By: Rachel Forsythe

Throughout my life, I’ve always had a deep appreciation for poetry.  It amazes me how poets can express complex emotions, themes, and metaphors in just a few stanzas.  As Voltaire once said “Poetry is the music of the soul, and, above all, of great and feeling souls.”   Throughout these last few months, I have been discovering different elements of Irish culture.  I’ve been enchanted by Ireland’s vast grassy plains, beautiful architecture, and bustling cities.  Irish art, music, and dancing have all become interests of mine.  But, above all, I appreciate Irish poetry. Moreover, I appreciate Ireland’s influence on American poetry.

Eavan Boland was born in Dublin, Ireland in 1944. She moved to London with her family at the age of six but soon returned to Ireland to receive her B.A. at Trinity College in 1966. She immigrated to America and has been living in California since 1996. She is currently a poetry professor at and director of the creativity writing program at Stanford University.

While she was still a student, she published her first collection of poems called 23 Poems in which she discussed her role as an Irish woman and the problems that ensue when you are a woman in Irish culture.  Throughout her career as an author and poetry professor, Boland placed herself in the forefront of female writers in Irish poetry.  Boland is known for breaking away from the concept of the traditional Irish woman while also creating a fresh perspective on Irish history. Boland’s fifth volume of poems, In Her Own Image, placed her on the map. She soon became known for her raw, controversial but acclaimed portrayal of her role as a woman in Ireland. Having first-hand experience, Boland decided to use her talents to create an accurate and honest portrayal of her experience.  Critic Ruth Padel described Boland’s writing as a “commitment to lyric grace and feminism.”

In “Outside History”, she writes about Ireland’s painful history. A few examples of this would be the Great Potato Famine in which starvation, disease, and violence swept through Ireland due to the potato crop failing. Another focus is the Easter Rising of 1916 in which a group of Irish nationalists led a rebellion against the British soldiers. The rebellion was soon shut down but not without several thousands of deaths and the execution of the leaders of the rebellion.  The title “Outside History” could also refer to the fact that for the majority of Ireland’s heritage, women were completely cut from the narrative. After all, Irish immigration was actually mostly female. By 1950, 57% of immigrants were female. But this wasn’t simply to escape poverty.  It was also to reclaim their lives and escape Irish patriarchy.  So if Irish women are leaders and breaker of cultural norms, why are they cut from Irish history? This is Boland’s way of expressing how she felt like an outsider in her own culture. Moreover, these lines show the suffering of Irish women as they watched their husbands die. Forced to pick up the pieces of their loves and continue,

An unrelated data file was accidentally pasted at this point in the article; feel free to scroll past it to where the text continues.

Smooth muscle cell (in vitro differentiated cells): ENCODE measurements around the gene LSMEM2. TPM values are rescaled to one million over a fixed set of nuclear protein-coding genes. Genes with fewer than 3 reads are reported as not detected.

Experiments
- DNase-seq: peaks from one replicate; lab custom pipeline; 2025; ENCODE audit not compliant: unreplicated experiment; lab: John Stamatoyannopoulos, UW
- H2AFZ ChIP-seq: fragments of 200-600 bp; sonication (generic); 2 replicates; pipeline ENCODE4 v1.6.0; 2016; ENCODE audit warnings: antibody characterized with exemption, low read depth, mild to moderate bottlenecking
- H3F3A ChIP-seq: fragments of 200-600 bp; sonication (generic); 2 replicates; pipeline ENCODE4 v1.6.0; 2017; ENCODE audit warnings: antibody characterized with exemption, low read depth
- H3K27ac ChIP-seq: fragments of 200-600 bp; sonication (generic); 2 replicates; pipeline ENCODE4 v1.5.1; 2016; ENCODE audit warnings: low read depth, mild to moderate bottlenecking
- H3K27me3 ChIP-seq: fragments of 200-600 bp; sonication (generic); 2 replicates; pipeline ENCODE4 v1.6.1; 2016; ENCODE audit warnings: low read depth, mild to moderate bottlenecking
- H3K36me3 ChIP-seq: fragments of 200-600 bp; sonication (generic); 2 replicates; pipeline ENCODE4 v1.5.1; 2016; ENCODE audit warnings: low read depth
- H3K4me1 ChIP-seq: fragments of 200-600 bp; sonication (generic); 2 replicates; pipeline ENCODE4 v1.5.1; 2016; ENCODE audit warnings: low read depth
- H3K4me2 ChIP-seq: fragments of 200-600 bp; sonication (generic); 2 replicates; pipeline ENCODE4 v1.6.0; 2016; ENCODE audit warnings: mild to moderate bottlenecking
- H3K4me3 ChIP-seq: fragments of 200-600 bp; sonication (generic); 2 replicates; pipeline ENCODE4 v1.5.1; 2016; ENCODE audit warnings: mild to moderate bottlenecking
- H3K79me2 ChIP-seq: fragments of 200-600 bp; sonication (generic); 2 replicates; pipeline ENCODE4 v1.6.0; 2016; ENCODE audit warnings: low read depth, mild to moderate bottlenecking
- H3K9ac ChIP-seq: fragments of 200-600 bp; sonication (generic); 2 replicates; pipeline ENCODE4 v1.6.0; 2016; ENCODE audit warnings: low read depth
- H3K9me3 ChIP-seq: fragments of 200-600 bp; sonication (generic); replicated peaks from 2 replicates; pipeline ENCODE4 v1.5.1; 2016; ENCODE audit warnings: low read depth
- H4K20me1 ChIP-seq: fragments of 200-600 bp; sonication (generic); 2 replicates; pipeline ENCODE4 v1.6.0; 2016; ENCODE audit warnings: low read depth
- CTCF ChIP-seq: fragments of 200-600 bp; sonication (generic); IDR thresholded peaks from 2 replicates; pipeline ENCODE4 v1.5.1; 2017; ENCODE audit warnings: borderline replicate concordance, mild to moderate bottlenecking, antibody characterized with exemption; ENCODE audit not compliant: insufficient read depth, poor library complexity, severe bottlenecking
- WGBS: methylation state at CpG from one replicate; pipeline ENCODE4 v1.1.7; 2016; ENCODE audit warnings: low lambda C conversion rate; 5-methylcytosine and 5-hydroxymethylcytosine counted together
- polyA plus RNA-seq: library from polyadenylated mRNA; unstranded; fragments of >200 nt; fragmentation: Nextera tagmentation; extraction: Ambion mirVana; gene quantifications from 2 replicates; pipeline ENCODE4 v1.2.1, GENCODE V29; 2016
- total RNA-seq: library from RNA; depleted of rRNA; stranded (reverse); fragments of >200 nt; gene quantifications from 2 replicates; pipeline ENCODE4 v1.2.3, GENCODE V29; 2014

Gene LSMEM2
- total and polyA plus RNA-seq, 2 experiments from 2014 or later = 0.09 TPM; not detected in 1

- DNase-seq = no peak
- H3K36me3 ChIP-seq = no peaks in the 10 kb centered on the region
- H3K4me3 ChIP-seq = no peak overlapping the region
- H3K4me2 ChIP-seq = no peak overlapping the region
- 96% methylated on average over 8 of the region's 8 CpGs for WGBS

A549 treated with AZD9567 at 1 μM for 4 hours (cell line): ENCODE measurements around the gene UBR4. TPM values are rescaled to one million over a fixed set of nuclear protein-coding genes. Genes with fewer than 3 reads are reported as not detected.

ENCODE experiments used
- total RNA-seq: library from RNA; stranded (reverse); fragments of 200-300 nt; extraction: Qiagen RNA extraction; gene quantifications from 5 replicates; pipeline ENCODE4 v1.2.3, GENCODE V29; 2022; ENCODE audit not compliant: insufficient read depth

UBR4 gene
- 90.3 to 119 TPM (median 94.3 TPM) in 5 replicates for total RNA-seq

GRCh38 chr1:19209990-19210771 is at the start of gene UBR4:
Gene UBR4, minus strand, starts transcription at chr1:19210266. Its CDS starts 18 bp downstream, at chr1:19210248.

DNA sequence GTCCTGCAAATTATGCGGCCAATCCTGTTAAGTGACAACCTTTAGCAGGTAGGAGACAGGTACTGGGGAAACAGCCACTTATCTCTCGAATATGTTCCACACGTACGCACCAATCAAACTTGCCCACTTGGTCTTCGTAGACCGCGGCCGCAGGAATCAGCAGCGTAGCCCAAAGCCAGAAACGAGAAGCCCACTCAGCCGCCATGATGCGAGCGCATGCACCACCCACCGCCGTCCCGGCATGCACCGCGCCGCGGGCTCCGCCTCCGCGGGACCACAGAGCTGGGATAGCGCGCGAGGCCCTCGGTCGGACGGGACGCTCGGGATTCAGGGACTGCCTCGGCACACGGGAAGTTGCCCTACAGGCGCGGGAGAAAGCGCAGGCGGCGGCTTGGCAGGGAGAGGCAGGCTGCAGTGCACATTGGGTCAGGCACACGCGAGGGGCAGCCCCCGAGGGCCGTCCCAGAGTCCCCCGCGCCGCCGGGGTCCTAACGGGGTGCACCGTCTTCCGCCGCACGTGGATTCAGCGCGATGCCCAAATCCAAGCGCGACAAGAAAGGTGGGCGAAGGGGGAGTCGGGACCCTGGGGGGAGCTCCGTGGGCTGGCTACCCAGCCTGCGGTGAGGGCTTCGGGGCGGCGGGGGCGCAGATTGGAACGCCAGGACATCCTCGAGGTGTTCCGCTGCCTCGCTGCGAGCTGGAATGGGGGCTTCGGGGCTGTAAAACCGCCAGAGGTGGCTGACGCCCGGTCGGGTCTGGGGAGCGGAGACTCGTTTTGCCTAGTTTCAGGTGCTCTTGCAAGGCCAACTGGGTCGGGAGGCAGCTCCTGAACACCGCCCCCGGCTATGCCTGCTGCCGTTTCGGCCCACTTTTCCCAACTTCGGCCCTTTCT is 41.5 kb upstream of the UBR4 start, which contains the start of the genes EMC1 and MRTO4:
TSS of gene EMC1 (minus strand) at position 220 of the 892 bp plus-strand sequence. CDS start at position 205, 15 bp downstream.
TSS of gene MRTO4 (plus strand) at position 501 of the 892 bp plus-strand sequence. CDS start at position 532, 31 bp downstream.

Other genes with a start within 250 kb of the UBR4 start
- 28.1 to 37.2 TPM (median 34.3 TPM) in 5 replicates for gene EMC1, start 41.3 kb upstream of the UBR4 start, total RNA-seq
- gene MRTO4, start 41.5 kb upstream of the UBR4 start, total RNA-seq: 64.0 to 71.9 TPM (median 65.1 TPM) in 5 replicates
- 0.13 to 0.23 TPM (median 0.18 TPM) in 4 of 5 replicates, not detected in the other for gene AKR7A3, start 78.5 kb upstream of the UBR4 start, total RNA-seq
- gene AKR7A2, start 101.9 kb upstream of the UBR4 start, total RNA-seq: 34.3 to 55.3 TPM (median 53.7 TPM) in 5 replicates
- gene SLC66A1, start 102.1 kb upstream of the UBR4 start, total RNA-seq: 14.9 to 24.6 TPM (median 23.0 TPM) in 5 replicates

How slowly they die

we kneel beside them, whisper in their ear

and we are too late. We are always too late

Many men died in the name of Ireland, but what about the women at their side, the women who were behind the scenes, the women who had the world on their shoulders but forgotten?   This happened because women were often given the duties that weren’t considered “heroic.” They were not the ones who would fight and die for their country but they still had the great obligation of raising a family, taking care of a household, and tending to farms.

Boland writes poems about the horrific history of Ireland while also communicating the fierce bond and love amongst Irish people In her poem, “Quarantine.”  She describes a couple attempting to emigrate from Ireland during the Great Potato Famine.  But the woman was gravely ill with typhus. This disease is nicknamed “famine fever” because of its prevalence during the famine years.  Her husband carries her for miles on end but the next day they are found dead with the wife’s feet against the husband’s chest in an effort to give her heat.

Let no love poem ever come to this threshold.

 There is no place here for the inexact

 praise of the easy graces and sensuality of the body

 There is only time for the merciless inventory.

Their death together in the winter of 1847.

 Also, what they suffered. How they lived.

And what there is between a man and a woman.

And in which darkness it can best be proven.

This poem illustrates that even in the darkest times there is still a profound love and selflessness between this Irish man and woman. Perhaps this is a metaphor of how even with Ireland’s somber past, there remains a deep and intimate bond amongst Irish people which has helped Ireland prevail even when the odds were not in its favor.


Work Cited

Eavan Boland. (n.d.). Retrieved February 22, 2017,  from

Outside History – Eavan Boland. (2010, June 08). Retrieved February 22, 2017, from

Women in 19th Century Irish immigration. (n.d.). Retrieved February 22, 2017, from